Presenter meets Visitor

Here are the slides from my presentation at NNUG 30.09.2010. (First slide in Norwegian, rest in English) . It is from a real world experience when presenting heterogenous data in a grid. The example walkthrough uses GOF patterns and Single Responsibility to improve the code quality. It starts out with a naive approach and does stepwise refactorings. We get to know the Presenter and the Visitor pattern – which fully takes usage of OO and static languages. The combination of Presenter and Visitor is indeed powerful.

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9 Responses to Presenter meets Visitor

  1. Florent Bécart says:

    Thank you for putting this slideshow online. It’s clear and very interesting.

    However, I’m not really fond of the Visitor pattern.
    First, from my point of view, it increased the complexity of the code.
    Also, adding the accept method in IWorkOrderDto has important drawbacks. It makes you modify the Dtos to match the needs of the view/presentation. Dtos become dependant of the IWorkOrderVisitor interface, that’s to say they become aware of the design pattern used for the view/presentation.

    However, the great thing is that once this pattern set up, you can create a new GUI with different presenters/transformers, and simply reuse the IWorkOrderVisitor interface to implement the same design pattern.

    I never experienced the use of this design pattern on a real project, and would like to understand better its advantages. Maybe my if-phobia didn’t develop enough yet, to get a fair picture of it 😉

    On slide “Advantages”, you wrote “When introducing a new WorkOrder type […] add a Visit(..) method to the IWorkOrderVisitor (or else you will get a compile error!)”. I really can’t see why forgetting to add this method would throw a compile error. Maybe you could enlighten me about this particular point.

    • larsroald says:

      Thanks for comment.
      Well personally, I think that having an Accept method is a very small tradeoff compared to what you get. It is far better than downcasting. A lot of devs have tried (unsuccessfully) to avoid this small “littering” – but they always end up with runtime type checking / casting.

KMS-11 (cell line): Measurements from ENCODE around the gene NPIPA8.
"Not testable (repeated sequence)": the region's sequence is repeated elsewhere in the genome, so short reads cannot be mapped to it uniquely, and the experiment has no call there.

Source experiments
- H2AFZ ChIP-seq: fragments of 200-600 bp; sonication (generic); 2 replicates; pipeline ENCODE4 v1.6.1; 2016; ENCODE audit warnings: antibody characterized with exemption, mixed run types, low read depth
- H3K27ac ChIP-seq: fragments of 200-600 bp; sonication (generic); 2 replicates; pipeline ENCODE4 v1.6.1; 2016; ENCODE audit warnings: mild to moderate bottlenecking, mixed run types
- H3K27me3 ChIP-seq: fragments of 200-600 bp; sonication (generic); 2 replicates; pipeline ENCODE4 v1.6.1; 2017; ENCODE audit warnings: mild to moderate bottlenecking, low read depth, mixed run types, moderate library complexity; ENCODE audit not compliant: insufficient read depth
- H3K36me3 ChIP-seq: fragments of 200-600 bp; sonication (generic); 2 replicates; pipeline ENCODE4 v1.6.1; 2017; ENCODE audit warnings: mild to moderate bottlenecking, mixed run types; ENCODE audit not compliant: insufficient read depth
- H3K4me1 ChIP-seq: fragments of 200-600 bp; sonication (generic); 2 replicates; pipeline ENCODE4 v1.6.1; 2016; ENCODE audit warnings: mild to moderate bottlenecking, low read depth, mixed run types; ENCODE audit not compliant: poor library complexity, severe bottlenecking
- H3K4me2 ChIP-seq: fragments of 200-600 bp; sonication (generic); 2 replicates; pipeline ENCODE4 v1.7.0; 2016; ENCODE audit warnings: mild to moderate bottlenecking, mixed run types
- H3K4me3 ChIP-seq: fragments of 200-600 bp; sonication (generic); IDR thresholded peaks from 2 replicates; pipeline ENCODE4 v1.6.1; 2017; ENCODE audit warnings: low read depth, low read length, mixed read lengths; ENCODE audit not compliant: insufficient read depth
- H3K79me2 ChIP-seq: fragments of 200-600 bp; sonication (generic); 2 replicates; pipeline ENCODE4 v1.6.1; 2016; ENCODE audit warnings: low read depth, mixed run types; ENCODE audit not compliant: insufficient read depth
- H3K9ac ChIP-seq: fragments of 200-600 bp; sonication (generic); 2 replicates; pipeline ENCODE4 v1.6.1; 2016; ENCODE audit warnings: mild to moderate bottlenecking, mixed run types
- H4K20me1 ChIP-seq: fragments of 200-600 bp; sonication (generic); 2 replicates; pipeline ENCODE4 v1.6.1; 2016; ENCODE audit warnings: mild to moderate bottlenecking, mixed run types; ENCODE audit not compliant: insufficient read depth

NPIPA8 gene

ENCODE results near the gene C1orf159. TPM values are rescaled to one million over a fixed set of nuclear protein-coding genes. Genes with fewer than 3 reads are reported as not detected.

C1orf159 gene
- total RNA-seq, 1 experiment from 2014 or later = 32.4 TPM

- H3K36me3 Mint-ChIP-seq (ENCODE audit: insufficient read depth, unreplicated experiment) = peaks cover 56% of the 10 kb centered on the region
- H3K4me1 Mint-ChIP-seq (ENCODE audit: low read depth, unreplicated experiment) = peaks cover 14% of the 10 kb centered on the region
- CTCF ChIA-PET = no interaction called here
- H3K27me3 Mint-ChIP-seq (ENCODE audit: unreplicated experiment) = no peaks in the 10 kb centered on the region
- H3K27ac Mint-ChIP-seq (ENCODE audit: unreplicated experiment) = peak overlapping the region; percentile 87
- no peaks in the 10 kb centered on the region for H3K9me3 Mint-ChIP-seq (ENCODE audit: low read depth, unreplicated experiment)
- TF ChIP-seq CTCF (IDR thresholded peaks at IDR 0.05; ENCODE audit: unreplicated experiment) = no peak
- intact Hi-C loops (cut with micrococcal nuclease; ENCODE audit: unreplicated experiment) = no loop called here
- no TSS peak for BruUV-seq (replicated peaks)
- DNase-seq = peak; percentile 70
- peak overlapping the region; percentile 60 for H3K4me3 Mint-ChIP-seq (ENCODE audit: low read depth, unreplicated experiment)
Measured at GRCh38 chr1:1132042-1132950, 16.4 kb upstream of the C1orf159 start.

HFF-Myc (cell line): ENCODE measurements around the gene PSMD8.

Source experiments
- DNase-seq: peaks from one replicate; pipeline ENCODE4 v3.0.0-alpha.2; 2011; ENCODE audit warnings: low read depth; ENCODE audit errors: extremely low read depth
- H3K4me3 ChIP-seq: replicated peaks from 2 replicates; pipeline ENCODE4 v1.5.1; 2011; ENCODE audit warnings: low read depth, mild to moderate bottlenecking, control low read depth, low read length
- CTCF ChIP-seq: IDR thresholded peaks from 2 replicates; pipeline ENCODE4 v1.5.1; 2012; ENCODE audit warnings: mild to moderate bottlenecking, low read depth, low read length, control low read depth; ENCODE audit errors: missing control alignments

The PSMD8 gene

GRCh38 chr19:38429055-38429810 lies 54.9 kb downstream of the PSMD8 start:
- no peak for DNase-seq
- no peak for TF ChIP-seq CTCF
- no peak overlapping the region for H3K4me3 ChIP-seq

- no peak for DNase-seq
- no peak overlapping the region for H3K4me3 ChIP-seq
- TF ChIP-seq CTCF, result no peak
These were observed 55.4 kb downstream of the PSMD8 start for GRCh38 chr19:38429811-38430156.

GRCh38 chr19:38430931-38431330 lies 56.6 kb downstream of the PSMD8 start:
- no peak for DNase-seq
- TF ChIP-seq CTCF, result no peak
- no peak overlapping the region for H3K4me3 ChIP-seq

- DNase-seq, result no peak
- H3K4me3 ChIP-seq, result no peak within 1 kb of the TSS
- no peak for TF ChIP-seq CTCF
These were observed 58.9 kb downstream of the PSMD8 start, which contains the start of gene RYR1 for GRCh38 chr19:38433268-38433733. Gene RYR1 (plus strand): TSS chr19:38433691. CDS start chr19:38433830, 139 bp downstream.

About the compile error you will get:
      1. Let’s say you create a concrete class XWorkOrder : IWorkOrderDto .
      2. Then you will get a compile error because void Accept(IWorkOrderVisitor visitor) of the interface is not implemented.
      3. You go ahead and implement it:
      public void Accept(IWorkOrderVisitor visitor)
      }
      visitor.Visit(this);
      {
      4. Then you get a second compile error because the IWorkOrderVisitor does not have a void Visit(XWorkOrder order). This is important because the Visitor now have to decide at compile-time what to do with the new class ( ~ how to present the new Dto in the View ).

  2. Marc says:

    How about adding a decorator to the DTOs? This way, your DTO objects become completely independent of the visitor and you can still use it to visit the decorated DTOs. Some code that is bot bound to the UI does not need to know there’s something like a visitor that will be accepted just to be able to display the DTO.

    • larsroald says:

      What you are suggesting is what I suggested as a sub-optimal solution in one the refactoring steps.
      But then you are letting the Dto’s do the presentation because they have to inherit from a decorator base class/ interface. This means the the dto has two responsibilities: keeping track of data and presenting the data at the client side. And therefore violating the Single Responsibility Principle. I think Dto’s should be independant of what is happening at the client side. And what if we have a different view (perhaps with a different technology like silverlight / compact framework) that wants to present the Dto in sligtly different way ?
      Or did I misinterpret your comment ?

      • Marc says:

        What I meant was to keep your proposed solution – which I find rather nice – and to add decorators to the DTOs. It is the decorator that inherits from the DTO and not the othar way around.
        So now the visitor visits the decorated objects instead of the plain DTOs. That way, the DTOs stay independent of any UI implementation. Wheneven the need for a new DTO arises, you add another decorator that can accept an IWorkOrderVisitor.
        I think this keeps responsibilities nicely separated: the DTO just holds the data, the visitor does the UI work, and the decorators translate the plain DTO to something that can be visited.
        Looking forward for your comments.

      • larsroald says:

        Ah, I see. I like your suggestion – it is very clean.

      • Florent Bécart says:

        When and how would you decorate the DTOs in a clean way?

      • larsroald says:

        Well, that is a problem. I see now that a traditional decorator wouldn’t fit well. We need to use a wrapper / facade instead. And each wrapper would have the respective Dto as input in a setup-method (at the serverside).

        The service would return a list of wrapped Dtos. The service itself need to use two other subServices : GetInboundWorkordersDto(…) and GetOutboundWorkOrdersDto(…) .
        And the wrapper itself would either have to “re-implement” all properties of the underlying Dto or have some method like GetCoreDto() that returned the underlying dto.

        I feel differently about your suggestion now. I really dont think this is worth it.
        The only gain is getting rid of the Accept method at the Dtos.
        But it is cleaner though.

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